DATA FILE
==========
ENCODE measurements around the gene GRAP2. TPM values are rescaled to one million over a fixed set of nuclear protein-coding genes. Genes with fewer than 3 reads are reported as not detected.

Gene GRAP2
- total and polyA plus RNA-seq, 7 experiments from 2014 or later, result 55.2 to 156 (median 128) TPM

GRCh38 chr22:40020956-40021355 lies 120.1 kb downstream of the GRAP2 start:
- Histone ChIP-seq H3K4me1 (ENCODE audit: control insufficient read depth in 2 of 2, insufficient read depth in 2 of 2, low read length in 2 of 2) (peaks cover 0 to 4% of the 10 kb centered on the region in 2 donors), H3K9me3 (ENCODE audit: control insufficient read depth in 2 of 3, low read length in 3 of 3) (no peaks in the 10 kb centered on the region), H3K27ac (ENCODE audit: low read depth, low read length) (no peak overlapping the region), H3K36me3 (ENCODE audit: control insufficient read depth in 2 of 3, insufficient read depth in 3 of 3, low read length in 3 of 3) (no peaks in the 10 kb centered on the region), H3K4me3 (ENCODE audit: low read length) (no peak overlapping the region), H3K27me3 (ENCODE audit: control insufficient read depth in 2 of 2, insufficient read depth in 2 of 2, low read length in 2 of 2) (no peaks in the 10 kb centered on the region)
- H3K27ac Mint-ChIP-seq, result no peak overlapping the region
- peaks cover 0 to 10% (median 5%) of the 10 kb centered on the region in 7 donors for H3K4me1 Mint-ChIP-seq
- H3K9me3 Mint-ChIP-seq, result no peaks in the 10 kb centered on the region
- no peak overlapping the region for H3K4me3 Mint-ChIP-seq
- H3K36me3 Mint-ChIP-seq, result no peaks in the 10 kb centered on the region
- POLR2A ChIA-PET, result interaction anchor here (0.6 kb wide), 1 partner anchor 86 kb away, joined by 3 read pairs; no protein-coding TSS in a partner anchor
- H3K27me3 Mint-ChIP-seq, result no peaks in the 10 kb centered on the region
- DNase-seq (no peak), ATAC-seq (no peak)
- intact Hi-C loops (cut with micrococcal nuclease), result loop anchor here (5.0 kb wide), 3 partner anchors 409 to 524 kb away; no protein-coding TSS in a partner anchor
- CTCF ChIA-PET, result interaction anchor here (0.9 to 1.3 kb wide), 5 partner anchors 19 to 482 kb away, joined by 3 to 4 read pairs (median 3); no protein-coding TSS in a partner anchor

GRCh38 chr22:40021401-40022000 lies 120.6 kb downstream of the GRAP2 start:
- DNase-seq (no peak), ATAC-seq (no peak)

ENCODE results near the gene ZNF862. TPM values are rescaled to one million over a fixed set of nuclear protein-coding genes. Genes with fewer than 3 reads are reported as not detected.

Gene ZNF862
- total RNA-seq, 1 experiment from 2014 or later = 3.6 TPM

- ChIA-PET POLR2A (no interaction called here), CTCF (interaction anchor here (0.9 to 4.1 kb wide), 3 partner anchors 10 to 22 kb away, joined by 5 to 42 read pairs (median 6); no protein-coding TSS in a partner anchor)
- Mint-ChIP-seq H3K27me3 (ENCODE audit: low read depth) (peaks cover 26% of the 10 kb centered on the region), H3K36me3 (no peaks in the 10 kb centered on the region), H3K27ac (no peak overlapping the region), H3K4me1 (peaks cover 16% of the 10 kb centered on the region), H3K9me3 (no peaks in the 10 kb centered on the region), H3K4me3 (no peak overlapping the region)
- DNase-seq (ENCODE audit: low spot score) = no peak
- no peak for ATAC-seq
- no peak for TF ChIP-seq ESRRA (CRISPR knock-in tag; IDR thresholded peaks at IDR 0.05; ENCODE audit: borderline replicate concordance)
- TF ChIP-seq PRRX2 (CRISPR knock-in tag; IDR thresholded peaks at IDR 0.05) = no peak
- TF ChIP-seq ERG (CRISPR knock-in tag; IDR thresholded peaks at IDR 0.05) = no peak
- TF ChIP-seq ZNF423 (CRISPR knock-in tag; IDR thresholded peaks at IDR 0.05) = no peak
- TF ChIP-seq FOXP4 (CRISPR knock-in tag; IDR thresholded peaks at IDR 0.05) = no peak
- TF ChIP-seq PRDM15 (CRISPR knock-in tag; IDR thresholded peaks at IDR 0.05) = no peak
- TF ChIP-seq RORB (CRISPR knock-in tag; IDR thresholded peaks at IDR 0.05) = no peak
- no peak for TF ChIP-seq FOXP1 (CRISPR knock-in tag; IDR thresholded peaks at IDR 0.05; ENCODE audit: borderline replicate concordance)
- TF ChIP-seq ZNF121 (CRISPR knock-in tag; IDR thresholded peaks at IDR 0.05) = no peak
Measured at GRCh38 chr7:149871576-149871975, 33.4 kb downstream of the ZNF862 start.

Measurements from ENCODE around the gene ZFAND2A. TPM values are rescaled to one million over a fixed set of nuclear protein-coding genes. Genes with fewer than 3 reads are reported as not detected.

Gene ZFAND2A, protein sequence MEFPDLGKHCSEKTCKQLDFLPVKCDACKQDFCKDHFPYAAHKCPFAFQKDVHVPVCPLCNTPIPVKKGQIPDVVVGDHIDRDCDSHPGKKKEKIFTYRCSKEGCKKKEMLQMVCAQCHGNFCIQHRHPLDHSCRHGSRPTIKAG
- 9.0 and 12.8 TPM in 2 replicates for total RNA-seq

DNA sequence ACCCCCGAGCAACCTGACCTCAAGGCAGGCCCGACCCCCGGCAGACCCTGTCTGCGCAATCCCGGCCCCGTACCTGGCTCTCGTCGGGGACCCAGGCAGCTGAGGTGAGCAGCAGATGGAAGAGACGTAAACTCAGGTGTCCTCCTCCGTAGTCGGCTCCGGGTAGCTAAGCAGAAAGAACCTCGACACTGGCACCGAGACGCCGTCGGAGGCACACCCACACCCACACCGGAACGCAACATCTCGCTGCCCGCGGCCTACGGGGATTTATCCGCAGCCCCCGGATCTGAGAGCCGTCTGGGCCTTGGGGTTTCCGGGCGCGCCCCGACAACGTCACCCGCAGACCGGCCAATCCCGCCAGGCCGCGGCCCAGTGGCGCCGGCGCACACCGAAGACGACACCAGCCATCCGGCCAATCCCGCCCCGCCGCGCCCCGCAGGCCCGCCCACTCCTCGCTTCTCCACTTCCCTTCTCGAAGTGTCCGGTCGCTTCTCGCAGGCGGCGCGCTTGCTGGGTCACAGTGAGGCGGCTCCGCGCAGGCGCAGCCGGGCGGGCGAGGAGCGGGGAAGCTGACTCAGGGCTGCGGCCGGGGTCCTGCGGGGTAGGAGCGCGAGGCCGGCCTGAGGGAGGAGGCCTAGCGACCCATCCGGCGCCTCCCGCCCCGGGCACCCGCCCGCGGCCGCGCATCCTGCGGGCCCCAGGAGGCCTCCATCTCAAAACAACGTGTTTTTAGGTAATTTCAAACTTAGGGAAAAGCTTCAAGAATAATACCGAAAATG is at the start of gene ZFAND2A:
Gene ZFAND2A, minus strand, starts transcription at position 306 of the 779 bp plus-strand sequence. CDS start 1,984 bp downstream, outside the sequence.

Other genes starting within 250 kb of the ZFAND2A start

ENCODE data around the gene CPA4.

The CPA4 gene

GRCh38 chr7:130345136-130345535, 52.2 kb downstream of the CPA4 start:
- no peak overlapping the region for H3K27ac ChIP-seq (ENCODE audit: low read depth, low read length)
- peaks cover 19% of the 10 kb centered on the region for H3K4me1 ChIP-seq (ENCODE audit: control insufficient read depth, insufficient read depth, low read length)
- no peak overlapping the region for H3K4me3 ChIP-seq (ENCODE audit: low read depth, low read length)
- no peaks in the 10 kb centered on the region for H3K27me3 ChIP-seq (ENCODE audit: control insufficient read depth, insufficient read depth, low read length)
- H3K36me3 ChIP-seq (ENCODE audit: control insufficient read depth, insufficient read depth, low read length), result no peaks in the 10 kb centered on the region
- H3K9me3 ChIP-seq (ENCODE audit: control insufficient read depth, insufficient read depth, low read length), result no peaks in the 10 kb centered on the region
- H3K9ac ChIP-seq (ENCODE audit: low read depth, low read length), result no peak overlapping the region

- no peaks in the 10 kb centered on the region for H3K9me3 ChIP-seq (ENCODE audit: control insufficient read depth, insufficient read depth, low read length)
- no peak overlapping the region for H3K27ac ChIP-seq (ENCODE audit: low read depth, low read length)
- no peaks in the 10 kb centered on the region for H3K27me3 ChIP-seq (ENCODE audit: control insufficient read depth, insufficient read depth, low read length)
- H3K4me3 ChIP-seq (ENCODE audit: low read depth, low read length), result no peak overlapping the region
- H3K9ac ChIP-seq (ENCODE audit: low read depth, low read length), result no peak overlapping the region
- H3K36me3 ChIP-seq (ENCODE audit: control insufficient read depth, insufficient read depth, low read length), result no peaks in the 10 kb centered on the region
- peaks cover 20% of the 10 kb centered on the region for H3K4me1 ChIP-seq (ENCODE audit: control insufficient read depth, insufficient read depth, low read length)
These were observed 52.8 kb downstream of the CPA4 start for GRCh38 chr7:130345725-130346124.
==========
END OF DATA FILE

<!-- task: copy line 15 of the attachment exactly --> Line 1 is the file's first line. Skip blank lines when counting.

- CTCF ChIA-PET, result interaction anchor here (0.9 to 1.3 kb wide), 5 partner anchors 19 to 482 kb away, joined by 3 to 4 read pairs (median 3); no protein-coding TSS in a partner anchor